Windows 11 could finally let you uninstall one of Microsoft's most annoying apps

 Dell XPS 13 Plus (2023) review unit on a coffee table running Windows 11.
Dell XPS 13 Plus (2023) review unit on a coffee table running Windows 11.

We're coming up on the ten-year anniversary of Microsoft's mildly irritating Cortana assistant, which launched in 2014 alongside the now defunct Windows Phone. But thanks to an upcoming Windows update, Cortana won't be around much longer unless you want it.

Microsoft has already confirmed plans to kill Cortana in favor of AI assistants, and it started the process by removing the Cortana app this summer. Now Microsoft is testing a Windows 11 update that will allow you to remove Cortana entirely along with some of Windows' other baked-in bloatware, like the Camera, Photos and People apps.

This is significant because, frankly, it's a minor convenience that's long overdue. These apps are superfluous at best for many of us, and the fact that we haven't been able to remove them from Windows is frustrating. Why does my desktop PC need a camera app if it doesn't have a camera connected? Why do I need the People app if I keep all my contact lists in other apps and websites?

A picture showing Cortana in the taskbar on a laptop running Windows 10
A picture showing Cortana in the taskbar on a laptop running Windows 10

Luckily, it looks as though Windows 11 Insider Preview Build 23585 will free us from this nonsense. This build was released to the Dev channel of the Windows Insider Program last week (November 8), and according to Microsoft's release notes it will allow "the Camera app, Cortana, Photos app, and People app, and Remote Desktop client" to be uninstalled at will.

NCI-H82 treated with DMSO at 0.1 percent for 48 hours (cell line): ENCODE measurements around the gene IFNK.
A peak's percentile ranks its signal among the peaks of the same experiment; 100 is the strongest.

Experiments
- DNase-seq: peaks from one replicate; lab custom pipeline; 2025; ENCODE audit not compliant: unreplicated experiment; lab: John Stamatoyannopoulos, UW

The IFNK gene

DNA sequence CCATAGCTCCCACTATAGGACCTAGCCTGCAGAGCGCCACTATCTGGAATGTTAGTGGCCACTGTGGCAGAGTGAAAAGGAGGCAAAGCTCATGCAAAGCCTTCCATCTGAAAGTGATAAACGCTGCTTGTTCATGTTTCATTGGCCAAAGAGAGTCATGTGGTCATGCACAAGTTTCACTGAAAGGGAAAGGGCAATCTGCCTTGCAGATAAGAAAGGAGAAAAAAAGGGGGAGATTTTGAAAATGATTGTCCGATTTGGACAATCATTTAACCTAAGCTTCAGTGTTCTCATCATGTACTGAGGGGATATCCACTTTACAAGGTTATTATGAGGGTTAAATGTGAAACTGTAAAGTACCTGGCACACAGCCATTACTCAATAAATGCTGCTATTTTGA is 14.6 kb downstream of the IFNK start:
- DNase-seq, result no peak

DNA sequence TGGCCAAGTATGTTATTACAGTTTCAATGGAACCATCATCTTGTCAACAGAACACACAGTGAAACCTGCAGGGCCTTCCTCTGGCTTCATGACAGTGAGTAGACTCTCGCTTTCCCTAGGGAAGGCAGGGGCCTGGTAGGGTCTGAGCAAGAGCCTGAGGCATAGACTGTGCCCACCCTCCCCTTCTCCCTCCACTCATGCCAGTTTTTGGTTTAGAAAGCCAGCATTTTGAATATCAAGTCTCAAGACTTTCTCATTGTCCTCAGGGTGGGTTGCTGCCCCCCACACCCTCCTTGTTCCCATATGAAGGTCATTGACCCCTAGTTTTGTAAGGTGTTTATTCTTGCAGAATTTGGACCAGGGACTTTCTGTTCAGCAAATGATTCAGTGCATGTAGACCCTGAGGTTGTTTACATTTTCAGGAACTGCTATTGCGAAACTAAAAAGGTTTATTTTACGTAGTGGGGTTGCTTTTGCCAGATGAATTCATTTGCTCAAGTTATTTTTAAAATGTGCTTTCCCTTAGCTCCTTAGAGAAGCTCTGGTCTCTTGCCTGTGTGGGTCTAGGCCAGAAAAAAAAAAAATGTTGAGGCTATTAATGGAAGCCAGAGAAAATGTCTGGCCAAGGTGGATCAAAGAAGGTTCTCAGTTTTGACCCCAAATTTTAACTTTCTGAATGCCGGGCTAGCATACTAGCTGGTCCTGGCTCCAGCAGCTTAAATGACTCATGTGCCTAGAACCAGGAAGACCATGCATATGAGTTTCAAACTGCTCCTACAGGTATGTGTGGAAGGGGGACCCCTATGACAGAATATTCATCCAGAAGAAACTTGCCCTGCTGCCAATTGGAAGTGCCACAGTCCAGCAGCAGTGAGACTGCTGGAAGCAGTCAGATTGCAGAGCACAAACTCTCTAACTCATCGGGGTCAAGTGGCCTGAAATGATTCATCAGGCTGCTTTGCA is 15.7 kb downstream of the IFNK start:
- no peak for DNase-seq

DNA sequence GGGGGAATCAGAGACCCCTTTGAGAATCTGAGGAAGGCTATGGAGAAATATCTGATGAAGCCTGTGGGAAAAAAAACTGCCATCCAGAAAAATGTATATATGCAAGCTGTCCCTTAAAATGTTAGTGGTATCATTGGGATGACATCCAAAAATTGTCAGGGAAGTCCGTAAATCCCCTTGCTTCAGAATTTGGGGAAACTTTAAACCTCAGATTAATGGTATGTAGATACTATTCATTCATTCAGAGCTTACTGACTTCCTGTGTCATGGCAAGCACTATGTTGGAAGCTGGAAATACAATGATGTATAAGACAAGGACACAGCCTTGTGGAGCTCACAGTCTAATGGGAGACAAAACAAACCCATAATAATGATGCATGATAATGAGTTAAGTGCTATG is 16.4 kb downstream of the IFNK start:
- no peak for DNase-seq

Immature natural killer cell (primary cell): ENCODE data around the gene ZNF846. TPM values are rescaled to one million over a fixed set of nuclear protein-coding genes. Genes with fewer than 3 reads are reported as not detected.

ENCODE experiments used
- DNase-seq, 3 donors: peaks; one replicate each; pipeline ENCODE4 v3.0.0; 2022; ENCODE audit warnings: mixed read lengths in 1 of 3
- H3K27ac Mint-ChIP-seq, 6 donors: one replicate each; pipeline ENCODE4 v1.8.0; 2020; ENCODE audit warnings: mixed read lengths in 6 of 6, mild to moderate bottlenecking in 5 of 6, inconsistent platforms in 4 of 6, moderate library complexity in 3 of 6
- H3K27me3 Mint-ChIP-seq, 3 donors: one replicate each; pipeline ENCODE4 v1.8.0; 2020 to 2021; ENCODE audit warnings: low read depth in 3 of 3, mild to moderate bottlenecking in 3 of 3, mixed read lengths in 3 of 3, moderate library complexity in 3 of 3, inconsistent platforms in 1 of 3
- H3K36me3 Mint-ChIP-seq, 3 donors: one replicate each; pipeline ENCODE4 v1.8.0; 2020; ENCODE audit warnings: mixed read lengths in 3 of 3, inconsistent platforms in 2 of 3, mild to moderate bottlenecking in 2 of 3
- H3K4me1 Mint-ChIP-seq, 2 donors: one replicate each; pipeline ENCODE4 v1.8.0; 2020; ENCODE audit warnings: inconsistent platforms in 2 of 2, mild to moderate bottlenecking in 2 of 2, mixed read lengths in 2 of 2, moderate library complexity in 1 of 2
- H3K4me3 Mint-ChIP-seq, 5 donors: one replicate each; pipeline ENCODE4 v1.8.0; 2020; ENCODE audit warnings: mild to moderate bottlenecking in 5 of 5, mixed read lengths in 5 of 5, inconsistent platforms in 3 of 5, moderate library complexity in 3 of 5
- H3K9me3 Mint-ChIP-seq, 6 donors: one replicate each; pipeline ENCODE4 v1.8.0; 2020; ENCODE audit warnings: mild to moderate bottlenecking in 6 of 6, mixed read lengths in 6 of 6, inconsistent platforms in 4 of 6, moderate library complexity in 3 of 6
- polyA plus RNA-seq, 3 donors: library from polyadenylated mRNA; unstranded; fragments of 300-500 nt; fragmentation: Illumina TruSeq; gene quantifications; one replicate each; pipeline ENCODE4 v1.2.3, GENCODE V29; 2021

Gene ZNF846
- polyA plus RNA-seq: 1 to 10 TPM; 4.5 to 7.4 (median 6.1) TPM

While you can already disable or uninstall Cortana if you're willing to dig around in Windows menus and edit system files, this new option should be easier, faster and more final.

And while the ability to uninstall key apps is the big new change headlined in this Windows update, it's not the only one. This build also improves HDR support for the Windows Snipping Tool, which should result in better color accuracy in screenshots and recordings conducted on HDR displays. As someone who regularly snaps screenshots from my HDR monitor for work, most of which are unusable because they're too white and blown out, this minor fix is a welcome one.

However, a note of caution: Windows builds tested in the Dev Channel of the Windows Insider Program, like this one, are not guaranteed to ever see the light of day.

While it seems highly likely that Microsoft will roll these in-development features out to all Windows users later in the year, especially given that it's already announced plans to kill off Cortana, I can't say for sure if or when Windows users can expect these new features to arrive on their own PCs.

The best I can offer is to make sure you're regularly checking your Windows Update utility (hit the Start button and type "Windows Update" to find it) for new releases, and make sure the "Get the latest updates as soon as they're available" option is enabled if it isn't already. Doing so will ensure you're first in line to get the latest Windows drops.

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